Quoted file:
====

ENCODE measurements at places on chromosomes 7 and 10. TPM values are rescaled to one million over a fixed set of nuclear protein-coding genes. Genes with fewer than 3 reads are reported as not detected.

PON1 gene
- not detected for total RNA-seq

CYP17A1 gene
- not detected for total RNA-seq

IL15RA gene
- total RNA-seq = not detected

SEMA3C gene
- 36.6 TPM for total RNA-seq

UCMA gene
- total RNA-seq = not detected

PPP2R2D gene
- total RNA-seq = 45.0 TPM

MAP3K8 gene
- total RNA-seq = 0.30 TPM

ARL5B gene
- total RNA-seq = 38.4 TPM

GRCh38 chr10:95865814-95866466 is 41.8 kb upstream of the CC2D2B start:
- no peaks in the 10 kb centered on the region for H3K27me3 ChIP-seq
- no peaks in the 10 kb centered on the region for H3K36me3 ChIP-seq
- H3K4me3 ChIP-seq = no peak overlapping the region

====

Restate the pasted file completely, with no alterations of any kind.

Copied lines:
ENCODE measurements at places on chromosomes 7 and 10. TPM values are rescaled to one million over a fixed set of nuclear protein-coding genes. Genes with fewer than 3 reads are reported as not detected.

PON1 gene
- not detected for total RNA-seq

CYP17A1 gene
- not detected for total RNA-seq

IL15RA gene
- total RNA-seq = not detected

SEMA3C gene
- 36.6 TPM for total RNA-seq

UCMA gene
- total RNA-seq = not detected

PPP2R2D gene
- total RNA-seq = 45.0 TPM

MAP3K8 gene
- total RNA-seq = 0.30 TPM

ARL5B gene
- total RNA-seq = 38.4 TPM

GRCh38 chr10:95865814-95866466 is 41.8 kb upstream of the CC2D2B start:
- no peaks in the 10 kb centered on the region for H3K27me3 ChIP-seq
- no peaks in the 10 kb centered on the region for H3K36me3 ChIP-seq
- H3K4me3 ChIP-seq = no peak overlapping the region